Ghislaine Maxwell remains in jail, awaiting trial for charges including (1) conspiracy to entice/transport minors to engage in illegal sexual acts; (2) transportation of a minor to engage in illegal sex acts; and (3) perjury. She doesn’t yet have a trial date and sits (or, as Maxwell would say, suffers) in jail as the the case continues.
The Ghislaine Maxwell indictment - charges include:— Techno Fog (@Techno_Fog) July 2, 2020
1) Conspiracy to entice minors to engage in illegal sex acts
2) Conspiracy to transport minors to engage in illegal sex acts
3) Transportation of a minor to engage in illegal sex acts
4) Perjury pic.twitter.com/ec7HPEJUz9
Maxwell is currently fighting this war on multiple fronts. The first has to do with dismissal. As we previously reported, she is trying to get the charges dropped. One of her best arguments (read her motion to dismiss on Scribd) is that the Epstein plea deal precludes her prosecution:
The US has responded to this motion to dismiss. Per a March 16, 2021 letter to the court from Maxwell’s attorneys, it appears that the government’s motions and supporting exhibits are currently under seal.
Second, Maxwell seeks more evidence. Here is where it gets interesting.
On February 4, 2021, Maxwell filed her memorandum in support of her motion for a bill of particulars and pretrial disclosures. (Full document is available here.) In layman’s terms, this means she wants the immediate disclosure of exculpatory and impeachment material; a government witness/evidence list; and more general information of the alleged charges.
Interestingly, Maxwell alleges the government still “has not disclosed” the identities of the victims. Maxwell was arrested on July 2, 2020. This puts her at 8 months from the date of arrest to the filing of the motion where she didn’t have this information.
She further claims that she has been provided “almost no information” about the details of the her criminal conduct.
What else wasn’t produced to Maxwell? The dates the criminal conduct occurred.
Maxwell’s also seeks FBI 302 summaries of witness interviews. At least one interview is alleged to contain (details redacted) “exculpatory” material that must be produced to the defense.
Accompanying the motion was a List of Particulars, which requests information on 29 different topics. You can read the List of Particulars here.
More to Come: Motions (and Exhibits?) to be Unsealed
In the next few weeks we expect the unsealing of the government’s response to Maxwell’s motion to dismiss and their response to her request for more information on her charges and accusers. We should also be seeing the following motions from Maxwell - which includes the issues of dismissal, breach of the Epstein non-prosecution agreement, and her request for more documents and information relating to her charges - put on the public docket. (We’ll provide updates as soon as the court provides public access.)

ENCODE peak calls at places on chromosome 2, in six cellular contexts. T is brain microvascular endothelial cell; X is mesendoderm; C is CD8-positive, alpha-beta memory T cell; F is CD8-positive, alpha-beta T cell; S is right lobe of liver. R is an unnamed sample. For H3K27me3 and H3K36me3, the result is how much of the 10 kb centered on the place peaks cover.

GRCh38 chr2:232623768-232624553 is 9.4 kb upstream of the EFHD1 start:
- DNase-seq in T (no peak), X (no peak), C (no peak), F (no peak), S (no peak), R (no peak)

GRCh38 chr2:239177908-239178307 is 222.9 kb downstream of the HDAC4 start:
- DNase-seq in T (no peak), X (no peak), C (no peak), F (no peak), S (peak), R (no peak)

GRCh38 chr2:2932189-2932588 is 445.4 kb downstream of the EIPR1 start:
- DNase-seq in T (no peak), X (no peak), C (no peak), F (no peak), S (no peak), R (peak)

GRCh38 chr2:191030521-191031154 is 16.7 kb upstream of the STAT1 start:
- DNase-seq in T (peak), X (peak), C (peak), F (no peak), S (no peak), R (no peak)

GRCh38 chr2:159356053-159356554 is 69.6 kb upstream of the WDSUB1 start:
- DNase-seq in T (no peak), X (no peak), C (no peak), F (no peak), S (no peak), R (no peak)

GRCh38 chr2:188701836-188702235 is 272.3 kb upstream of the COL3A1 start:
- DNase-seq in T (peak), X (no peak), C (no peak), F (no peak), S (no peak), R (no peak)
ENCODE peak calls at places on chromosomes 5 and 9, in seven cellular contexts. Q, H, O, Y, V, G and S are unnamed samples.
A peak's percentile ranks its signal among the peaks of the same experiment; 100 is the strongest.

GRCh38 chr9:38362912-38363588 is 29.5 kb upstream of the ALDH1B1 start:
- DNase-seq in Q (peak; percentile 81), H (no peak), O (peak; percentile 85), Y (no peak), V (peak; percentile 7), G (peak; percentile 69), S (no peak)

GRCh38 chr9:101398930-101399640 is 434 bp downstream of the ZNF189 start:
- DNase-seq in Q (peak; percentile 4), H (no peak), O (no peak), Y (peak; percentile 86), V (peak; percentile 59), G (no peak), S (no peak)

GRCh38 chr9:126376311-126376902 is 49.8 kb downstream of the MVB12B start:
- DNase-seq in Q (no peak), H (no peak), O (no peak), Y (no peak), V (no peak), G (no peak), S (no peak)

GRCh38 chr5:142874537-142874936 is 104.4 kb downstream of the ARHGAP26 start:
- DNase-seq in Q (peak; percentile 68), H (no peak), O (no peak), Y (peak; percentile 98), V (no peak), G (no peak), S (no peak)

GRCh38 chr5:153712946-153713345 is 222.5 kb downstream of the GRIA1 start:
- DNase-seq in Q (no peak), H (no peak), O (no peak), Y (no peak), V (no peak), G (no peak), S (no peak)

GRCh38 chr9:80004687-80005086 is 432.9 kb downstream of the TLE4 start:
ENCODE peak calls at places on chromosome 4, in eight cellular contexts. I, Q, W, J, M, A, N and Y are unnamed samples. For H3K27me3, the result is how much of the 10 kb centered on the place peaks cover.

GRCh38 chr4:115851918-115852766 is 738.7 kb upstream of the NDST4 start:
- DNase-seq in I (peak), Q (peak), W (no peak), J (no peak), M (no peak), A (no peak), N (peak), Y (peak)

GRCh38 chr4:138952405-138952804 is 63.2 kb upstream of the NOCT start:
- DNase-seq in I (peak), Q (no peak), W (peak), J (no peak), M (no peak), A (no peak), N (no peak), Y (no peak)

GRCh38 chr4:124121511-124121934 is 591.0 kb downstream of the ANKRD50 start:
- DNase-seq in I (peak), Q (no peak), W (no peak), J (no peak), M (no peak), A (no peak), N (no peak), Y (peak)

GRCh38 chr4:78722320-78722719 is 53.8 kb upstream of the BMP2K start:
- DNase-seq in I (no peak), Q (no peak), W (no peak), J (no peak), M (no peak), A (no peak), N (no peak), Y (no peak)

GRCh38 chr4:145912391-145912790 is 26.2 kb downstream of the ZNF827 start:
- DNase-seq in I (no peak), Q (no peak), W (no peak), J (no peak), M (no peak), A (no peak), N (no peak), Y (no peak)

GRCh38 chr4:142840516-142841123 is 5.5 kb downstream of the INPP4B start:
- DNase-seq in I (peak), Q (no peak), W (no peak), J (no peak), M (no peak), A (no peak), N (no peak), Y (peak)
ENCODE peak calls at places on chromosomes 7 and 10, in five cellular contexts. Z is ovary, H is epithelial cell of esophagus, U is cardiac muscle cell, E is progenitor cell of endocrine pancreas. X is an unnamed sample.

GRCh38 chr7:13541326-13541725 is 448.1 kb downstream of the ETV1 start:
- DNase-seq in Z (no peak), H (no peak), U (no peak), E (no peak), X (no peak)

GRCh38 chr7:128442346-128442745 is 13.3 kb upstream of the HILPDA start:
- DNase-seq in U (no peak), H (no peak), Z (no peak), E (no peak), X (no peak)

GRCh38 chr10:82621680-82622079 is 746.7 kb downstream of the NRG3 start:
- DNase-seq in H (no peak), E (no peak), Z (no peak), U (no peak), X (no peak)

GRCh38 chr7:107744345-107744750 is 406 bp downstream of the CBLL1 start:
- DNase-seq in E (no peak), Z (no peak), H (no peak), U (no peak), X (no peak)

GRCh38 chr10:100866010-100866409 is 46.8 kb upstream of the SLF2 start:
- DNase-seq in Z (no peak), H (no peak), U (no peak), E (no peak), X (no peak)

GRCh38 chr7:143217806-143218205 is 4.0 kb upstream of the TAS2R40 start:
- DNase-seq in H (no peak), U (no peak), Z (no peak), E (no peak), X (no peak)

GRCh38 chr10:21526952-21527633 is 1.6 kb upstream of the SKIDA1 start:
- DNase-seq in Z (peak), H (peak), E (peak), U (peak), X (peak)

Also pending: Maxwell’s third try to get out on bail.
In July 2020, the court concluded she was a serious flight risk. On December 28, 2020, Maxwell proposed to the court a more significant bail package, which included armed guards and a $28.5 million bond. This was again denied, with the court noting Maxwell “plainly poses a risk of flight.” In February 2021, Maxwell proposed two additional conditions to her prior bail package: (1) renunciation of her French and British citizenship; and (2) placement of some of her and her husband’s assets in a new account overseen by an asset monitor. The court has yet to rule on Maxwell’s latest bail proposal.
Finally, one important question is still unanswered. Will any more of Epstein’s co-conspirator’s be prosecuted?
We can understand (but can’t fully answer) this question by looking to Epstein’s non-prosecution agreement.
This agreement, or plea deal, was unique. Not just because it was favorable and done in secret and kept secret from his victims and the public, but because it released Epstein’s known and unknown co-conspirators. From the non-prosecution agreement:
[T]he United States also agrees that it will not institute any criminal charges against any potential co-conspirators of Epstein, including but not limited to Sarah Kellen, Adriana Ross, Lesley Groff, or Nadia Marcinkova.
Last August, the government informed the court that their investigation into Epstein’s possible co-conspirators “remains active” and was before the grand jury.
The identity of Epstein’s unknown co-conspirators has always been intriguing. He ran in powerful circles. One name that always comes up is Bill Clinton. This summer, unsealed records from Maxwell’s civil case implicated Bill Clinton being around “2 young girls” at Epstein’s island.
Witness interview:— Techno Fog (@Techno_Fog) July 31, 2020
Bill Clinton was at Epstein's island with Jeffrey Epstein, Ghislaine Maxwell, and "2 young girls." pic.twitter.com/NG8PbaZLNt
This allegation was denied by Bill Clinton’s spokesman.
I’m pretty certain that Maxwell’s lawyers know much more than we do. Maxwell’s February 2021 motion to dismiss also included this redacted passage that identifies the unnamed “co-conspirators.”
To close, and to address our final question - “Will any more of Epstein’s co-conspirator’s be prosecuted?” - we suspect that passage above might have the answer. With the DOJ’s potentially ongoing investigation of the co-conspirators, and pursuant to DOJ policy, don’t expect the passage to be unredacted anytime soon.
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